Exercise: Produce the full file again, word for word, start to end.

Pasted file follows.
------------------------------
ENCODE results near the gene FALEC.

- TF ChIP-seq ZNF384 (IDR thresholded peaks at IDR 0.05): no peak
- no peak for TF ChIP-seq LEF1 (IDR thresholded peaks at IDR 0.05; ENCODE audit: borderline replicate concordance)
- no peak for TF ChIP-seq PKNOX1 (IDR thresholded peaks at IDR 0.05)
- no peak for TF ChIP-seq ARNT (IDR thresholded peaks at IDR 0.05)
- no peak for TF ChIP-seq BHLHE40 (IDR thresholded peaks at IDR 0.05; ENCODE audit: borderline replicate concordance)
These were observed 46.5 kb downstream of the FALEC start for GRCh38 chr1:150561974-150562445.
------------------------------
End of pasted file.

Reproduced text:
ENCODE results near the gene FALEC.

- TF ChIP-seq ZNF384 (IDR thresholded peaks at IDR 0.05): no peak
- no peak for TF ChIP-seq LEF1 (IDR thresholded peaks at IDR 0.05; ENCODE audit: borderline replicate concordance)
- no peak for TF ChIP-seq PKNOX1 (IDR thresholded peaks at IDR 0.05)
- no peak for TF ChIP-seq ARNT (IDR thresholded peaks at IDR 0.05)
- no peak for TF ChIP-seq BHLHE40 (IDR thresholded peaks at IDR 0.05; ENCODE audit: borderline replicate concordance)
These were observed 46.5 kb downstream of the FALEC start for GRCh38 chr1:150561974-150562445.